Which, given the way that The Catcher In The Rye tends to be viewed by most people over the age of around, I don’t know, 14-20-ish, is a bit odd. It’s odd because they tend to find that where once they found a lot to identify with Holden Caulfield, now they find him at best annoying and at worst a dickhead. I have to say that I don’t, especially. A bit gauche maybe, but for a kid who’s still at school, I think that’s allowed. What sort of interesting kids at that age aren’t? Most people I know find teenagers pretty annoying at the best of times and if you find most teenagers annoying but don’t mind perennial-teenager-caught-in-amber Holden Caulfield to be alright, maybe you could accuse J.D. Salinger of doing a shitty job of creating a believable character. As it is, I can see why older readers might not like it, but I don’t think you can say it’s a crappy portrayal of a teenager. People who liked it when they were young and now don’t, don’t like teenagers. And I have some sympathy with that. They can be hard work, especially if you’ve been a clever twat as a parent and not sorted them out when they were little.
Diversion – The Fruit Of My Loins and the naming process.
One of my favourite parts of Catch-22 is the chapter about Major Major Major Major whose father named him Major Major Major for a joke without telling his mother. I didn’t do anything like that but I did secretly sneak in a tribute to J.D. Salinger in my daughter’s name.
When the current Mrs Middlerabbit was pregnant with her, we disagreed about names. My perspective was that it’s better if you give a kid a choice, meaning give them a name they can do something with. ‘Robert’ is the perfect boy’s name if you ask me. you can do a lot with Robert. Bobby, Robbie, Rob, Bob – all perfect for different stages of a person’s life. Maybe ‘Bob’ wouldn’t suit some Roberts, but if it didn’t, you’ve got variations haven’t you? I don’t suit my first name which is partly why I don’t use it very often. Also, you can’t do anything with it, so I’m lumbered for life with no other possibilities.
Anyway, Mrs Middlerabbit liked the name ‘Katie’, which I didn’t object to particularly, but I vetoed it because I thought ‘Catherine’ gave her more options, including ‘Katie’ if she felt like it. Anyway, Mrs Middlerabbit vetoed that one because she thought people might call her ‘Cathy’ which she dislikes. I don’t, I think Cathy’s a nice name, even if I wouldn’t call my daughter it.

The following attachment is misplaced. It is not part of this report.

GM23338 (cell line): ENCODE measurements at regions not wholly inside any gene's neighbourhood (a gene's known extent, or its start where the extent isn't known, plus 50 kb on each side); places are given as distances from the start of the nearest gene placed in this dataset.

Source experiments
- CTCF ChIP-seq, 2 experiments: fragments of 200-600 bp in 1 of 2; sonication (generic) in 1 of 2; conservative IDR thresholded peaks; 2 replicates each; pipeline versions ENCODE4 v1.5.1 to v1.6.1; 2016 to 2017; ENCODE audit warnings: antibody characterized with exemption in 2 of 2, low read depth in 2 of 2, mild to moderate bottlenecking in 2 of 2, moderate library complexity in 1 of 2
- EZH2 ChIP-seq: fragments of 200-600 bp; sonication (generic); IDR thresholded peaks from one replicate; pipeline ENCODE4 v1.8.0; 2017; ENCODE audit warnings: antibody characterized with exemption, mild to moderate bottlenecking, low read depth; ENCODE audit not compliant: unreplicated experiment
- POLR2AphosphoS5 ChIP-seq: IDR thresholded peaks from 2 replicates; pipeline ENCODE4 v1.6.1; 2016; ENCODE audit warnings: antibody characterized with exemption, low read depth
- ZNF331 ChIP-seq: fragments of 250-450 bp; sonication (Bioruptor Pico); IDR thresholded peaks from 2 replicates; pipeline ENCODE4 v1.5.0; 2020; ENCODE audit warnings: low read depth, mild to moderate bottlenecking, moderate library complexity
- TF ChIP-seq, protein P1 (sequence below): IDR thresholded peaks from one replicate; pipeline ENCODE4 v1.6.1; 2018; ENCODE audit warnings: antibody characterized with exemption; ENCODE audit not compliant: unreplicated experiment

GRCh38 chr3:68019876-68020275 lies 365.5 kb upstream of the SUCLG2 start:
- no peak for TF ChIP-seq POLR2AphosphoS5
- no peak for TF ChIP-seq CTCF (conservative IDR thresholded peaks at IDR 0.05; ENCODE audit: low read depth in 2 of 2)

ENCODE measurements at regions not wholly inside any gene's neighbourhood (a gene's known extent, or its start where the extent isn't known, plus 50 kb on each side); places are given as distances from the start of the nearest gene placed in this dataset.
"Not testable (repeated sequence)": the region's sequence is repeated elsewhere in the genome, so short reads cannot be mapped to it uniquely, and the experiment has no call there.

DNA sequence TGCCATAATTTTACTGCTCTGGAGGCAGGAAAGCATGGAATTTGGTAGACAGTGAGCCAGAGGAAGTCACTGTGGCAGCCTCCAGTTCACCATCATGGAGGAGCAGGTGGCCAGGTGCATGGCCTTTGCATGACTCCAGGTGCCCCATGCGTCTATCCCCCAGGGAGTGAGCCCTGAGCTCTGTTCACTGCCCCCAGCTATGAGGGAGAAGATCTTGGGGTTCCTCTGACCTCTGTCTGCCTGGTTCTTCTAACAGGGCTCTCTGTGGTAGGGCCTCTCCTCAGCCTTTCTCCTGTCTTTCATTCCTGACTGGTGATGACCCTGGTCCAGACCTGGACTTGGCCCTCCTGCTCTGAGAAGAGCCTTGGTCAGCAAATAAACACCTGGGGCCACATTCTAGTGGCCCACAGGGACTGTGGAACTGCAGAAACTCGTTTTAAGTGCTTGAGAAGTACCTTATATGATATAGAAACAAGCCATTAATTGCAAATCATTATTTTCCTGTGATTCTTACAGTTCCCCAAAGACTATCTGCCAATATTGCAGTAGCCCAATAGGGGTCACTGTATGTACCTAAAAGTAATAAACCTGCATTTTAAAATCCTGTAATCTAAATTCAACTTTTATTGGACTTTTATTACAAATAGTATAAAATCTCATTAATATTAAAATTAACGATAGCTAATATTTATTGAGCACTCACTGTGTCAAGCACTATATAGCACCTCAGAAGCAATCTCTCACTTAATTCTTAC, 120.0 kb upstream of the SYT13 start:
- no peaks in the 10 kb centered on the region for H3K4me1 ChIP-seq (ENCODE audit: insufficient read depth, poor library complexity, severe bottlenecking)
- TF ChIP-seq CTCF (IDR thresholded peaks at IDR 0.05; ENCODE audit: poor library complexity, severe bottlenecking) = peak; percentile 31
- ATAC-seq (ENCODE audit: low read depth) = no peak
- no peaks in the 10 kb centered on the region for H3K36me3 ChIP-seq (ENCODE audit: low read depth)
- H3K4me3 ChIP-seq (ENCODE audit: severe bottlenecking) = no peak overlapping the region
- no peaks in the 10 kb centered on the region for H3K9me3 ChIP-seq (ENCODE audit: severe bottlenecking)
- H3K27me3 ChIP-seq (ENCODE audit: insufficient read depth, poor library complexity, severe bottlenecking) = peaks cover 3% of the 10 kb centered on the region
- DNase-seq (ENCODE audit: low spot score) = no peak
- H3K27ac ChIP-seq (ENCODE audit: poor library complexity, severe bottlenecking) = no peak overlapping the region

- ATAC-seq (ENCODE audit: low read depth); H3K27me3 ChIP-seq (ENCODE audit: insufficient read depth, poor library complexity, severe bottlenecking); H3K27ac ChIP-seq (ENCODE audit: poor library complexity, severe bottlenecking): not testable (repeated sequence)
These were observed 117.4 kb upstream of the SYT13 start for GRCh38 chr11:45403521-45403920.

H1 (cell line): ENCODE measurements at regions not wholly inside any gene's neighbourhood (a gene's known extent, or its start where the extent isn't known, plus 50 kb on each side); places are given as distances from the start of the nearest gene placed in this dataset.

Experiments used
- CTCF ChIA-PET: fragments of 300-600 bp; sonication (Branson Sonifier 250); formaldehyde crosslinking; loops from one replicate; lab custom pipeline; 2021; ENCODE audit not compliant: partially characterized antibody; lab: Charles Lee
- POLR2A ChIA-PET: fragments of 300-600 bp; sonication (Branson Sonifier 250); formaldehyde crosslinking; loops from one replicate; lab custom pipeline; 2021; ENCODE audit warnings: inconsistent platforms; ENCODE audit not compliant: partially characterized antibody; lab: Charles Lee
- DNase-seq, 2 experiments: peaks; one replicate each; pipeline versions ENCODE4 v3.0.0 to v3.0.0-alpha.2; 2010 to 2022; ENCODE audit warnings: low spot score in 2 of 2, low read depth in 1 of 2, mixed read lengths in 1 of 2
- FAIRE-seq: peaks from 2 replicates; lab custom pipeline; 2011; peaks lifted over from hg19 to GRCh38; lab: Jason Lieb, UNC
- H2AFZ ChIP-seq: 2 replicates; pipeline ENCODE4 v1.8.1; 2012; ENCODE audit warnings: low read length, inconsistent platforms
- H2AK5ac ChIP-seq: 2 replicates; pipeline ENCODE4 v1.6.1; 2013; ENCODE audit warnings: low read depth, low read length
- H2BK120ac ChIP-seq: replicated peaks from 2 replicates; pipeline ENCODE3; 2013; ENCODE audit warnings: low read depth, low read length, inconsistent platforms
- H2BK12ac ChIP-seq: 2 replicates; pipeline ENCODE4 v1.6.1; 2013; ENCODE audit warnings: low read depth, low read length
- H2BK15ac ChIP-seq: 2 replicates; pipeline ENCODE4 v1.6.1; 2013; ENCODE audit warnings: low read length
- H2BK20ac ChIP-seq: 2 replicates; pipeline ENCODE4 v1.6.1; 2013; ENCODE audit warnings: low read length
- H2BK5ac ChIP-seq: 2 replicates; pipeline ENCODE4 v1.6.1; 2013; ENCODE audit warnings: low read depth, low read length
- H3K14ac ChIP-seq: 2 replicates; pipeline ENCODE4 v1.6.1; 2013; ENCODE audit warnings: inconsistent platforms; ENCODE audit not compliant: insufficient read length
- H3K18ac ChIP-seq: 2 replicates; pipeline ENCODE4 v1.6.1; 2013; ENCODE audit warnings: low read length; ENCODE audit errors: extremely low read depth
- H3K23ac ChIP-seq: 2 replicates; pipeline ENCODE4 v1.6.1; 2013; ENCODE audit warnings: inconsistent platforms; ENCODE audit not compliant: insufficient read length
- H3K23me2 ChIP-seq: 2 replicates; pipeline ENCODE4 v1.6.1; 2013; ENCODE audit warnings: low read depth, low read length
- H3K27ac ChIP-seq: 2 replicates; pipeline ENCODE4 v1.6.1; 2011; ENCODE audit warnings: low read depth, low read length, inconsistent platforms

Eventually, we had a shortlist of two: Jessica and Daisy. I only really agreed to Daisy because the only other name I was prepared to accept was Jessica, even though I don’t really like that either. What I mean is, I didn’t think Mrs. Middlerabbit would actually go through with calling our child ‘Daisy’. Which was slightly imperious. As it is, she dislikes the name ‘Daisy’ enormously. I do like ‘Jess’, but I don’t like ‘Jessie’. Still, I thought, it’s not me who’s going to be called it, even if I was going to be at least partly responsible for it.
Having given birth to a daughter who refused to breathe, resulting in an extended stay in the special baby unit, Mrs Middlerabbit was totally off her tits on whatever drugs they gave her when we looked in at her incubator and I suggested that she looked like a Jessica. Whatever drugs it was that she was on had resulted in a rare degree of agreeableness and Mrs Middlerabbit agreed, although she was also agreeable about Daisy and expressed that it was a shame because it was a nice name. I suggested Daisy for her middle name and so it came to be that I secretly gave our daughter J.D. Salinger’s initials. I still haven’t told Mrs Middlerabbit and she’s fucked if she can be arsed reading any of this, so I daresay she’ll never know. I’ve not told our daughter either. I’ve also not given her a copy of it yet because I’m planning on leaving it lying around somewhere because it’s not the sort of book you want your old man to tell you about.
Also there was the added bonus of irritating my mother in law because her family tradition is to give their first born daughter their mother’s name for their middle name.